“If advertising images are to blame for instilling a sickness in our souls, the images of artists are what can reconcile us with our realities and reawaken us to the genuine, but too-easily forgotten value, of particular bits of our lives.”  We know that art is appropriated by advertising and vice versa and in our spectacle society wheels turn within astonishing wheels.  There are some good examples here of where the two overlap.

I regularly see ads in street art format on the walls of buildings in Shoreditch. If I must be bombarded with sales messages, I personally would rather see this aesthetic than traditional outdoor poster sites. But it infuriates some of the street artists who will spray over the messaging and admonish against the commercialisation.

Is the constant digital feedback loop for consumers – and the behavioural analysis that is now technologically possible – different from the classic advertising persuasion piece? This seems to be much more in favour of the individualism of the target, albeit rather creepy when machines ‘know’ so much from our browsing history.

Having rarely worked with a tripod except when shooting video, I am surprised by how detached I feel from the experience, compared with holding the camera up to my face. The slower process is enjoyable and I can understand why Alec Soth favours this with his portraits of strangers. There is time for a connection to form with the subject matter but it feels more like the camera is doing the job, rather than the photographer.  Odd.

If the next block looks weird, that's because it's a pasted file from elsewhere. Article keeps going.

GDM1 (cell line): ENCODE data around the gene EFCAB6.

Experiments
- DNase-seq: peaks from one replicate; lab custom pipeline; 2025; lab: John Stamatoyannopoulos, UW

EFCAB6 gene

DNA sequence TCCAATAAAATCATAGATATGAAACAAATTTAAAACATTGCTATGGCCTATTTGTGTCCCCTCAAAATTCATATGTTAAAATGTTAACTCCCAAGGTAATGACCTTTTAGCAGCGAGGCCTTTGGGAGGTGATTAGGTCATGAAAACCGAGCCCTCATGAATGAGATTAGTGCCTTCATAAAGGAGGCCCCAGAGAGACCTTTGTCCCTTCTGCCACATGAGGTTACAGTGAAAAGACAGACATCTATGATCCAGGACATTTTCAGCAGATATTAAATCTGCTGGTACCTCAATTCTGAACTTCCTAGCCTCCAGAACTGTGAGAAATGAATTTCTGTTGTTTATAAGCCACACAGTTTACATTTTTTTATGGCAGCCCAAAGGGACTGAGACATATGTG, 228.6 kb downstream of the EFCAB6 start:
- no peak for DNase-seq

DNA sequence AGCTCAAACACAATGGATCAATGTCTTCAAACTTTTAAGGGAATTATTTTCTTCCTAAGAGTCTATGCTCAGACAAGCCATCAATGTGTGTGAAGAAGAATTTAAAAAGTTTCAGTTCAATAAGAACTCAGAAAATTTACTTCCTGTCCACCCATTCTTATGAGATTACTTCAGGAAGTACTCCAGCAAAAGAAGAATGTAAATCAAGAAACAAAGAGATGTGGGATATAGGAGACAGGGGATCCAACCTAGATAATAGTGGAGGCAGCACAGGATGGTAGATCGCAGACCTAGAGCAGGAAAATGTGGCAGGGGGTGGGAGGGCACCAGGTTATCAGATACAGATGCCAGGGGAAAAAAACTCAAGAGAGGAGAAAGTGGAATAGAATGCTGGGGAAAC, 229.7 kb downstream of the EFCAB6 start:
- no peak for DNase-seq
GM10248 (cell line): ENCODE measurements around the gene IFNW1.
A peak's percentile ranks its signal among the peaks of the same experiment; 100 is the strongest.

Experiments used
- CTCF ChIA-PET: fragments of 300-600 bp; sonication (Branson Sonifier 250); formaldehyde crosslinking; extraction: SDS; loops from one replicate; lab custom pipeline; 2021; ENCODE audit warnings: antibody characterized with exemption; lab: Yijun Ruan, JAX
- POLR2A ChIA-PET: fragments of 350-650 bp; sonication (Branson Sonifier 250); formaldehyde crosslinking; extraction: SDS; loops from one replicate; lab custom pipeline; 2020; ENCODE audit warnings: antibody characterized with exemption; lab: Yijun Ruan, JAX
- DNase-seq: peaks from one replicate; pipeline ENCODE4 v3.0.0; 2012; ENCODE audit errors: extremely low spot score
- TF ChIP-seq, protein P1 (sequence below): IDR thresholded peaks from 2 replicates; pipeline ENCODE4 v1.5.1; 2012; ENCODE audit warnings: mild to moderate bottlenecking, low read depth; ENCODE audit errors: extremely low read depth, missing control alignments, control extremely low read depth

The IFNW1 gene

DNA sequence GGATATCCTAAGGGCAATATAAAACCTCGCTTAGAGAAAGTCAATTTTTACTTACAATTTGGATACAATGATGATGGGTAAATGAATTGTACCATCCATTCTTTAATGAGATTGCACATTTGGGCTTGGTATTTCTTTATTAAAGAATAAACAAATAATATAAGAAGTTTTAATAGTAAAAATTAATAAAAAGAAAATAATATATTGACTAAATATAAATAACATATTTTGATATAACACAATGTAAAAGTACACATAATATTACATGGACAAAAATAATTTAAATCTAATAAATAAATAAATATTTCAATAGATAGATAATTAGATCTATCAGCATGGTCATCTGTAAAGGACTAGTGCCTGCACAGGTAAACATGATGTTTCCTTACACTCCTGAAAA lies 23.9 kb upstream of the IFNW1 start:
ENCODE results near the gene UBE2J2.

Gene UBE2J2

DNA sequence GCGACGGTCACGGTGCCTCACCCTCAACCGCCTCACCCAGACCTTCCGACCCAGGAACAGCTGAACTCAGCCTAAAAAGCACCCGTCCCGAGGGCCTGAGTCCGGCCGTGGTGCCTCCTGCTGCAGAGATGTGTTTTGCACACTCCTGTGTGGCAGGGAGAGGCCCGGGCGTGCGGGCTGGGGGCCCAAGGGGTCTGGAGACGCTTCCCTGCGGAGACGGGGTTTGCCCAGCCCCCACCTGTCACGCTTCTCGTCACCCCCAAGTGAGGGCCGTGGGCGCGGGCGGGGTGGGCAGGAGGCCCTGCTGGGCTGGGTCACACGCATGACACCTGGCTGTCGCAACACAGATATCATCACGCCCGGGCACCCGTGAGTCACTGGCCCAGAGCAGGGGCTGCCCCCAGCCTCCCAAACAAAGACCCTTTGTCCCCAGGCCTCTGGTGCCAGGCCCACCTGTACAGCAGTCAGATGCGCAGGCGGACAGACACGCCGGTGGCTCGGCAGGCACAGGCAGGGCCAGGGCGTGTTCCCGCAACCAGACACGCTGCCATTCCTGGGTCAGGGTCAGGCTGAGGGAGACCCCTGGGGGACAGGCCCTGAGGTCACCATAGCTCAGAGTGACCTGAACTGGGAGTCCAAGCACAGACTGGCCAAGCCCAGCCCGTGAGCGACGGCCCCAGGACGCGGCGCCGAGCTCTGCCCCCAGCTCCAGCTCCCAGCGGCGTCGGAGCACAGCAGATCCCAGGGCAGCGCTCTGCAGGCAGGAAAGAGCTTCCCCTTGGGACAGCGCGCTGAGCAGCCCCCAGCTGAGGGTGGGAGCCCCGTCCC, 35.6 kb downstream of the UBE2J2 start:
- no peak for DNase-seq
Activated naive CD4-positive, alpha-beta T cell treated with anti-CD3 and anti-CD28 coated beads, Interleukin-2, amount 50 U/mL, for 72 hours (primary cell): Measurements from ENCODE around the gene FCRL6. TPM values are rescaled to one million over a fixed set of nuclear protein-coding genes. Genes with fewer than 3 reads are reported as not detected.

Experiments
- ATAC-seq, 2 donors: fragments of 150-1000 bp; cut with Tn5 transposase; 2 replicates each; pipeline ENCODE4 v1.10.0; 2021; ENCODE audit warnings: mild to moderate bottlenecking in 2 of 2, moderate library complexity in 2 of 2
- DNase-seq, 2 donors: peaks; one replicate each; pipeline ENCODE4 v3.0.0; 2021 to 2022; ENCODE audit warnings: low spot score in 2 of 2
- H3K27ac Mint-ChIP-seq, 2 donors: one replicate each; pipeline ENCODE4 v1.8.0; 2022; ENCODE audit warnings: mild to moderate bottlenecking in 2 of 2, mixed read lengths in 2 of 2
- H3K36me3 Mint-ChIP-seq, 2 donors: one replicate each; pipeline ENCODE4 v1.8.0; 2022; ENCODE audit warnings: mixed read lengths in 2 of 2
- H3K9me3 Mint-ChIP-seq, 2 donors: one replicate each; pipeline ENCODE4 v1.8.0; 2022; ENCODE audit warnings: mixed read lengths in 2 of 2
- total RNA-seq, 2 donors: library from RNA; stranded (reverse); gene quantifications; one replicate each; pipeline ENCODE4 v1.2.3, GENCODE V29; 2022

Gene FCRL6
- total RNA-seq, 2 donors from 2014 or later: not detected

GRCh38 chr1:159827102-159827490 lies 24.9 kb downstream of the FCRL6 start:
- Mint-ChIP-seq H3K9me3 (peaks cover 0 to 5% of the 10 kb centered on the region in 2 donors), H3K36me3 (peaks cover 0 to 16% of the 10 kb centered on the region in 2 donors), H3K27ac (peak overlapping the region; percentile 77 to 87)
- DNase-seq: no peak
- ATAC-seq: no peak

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Assignment Four – images and submission notes

As per my statement of intent, this work aims to “reflect, support and extend the Foul Play brand, positioning it at the high end of the market, appealing to the true crime aficionados as well as those aspiring to become part of this growing and powerful community.” As this is a new launch, it must use some of the existing visual language representing this genre to attract readers to the brand, as it establishes its personality and credentials.

Target demographic

  • Millennials
  • Primarily females
  • Cosmopolitan/metropolitan
  • Digital natives
  • Comfortable financially, living in small urban spaces
  • Multi-media-savvy
  • Active on social media
  • Consumers of true crime podcasts/TV series/books

Brand identity

  • Eerie, mildly threatening feel
  • Non-sensationalist
  • Eschewing grisly crime scenes
  • Absolutely no sexualisation of passive victims
  • Stylish, high-end
  • Unashamed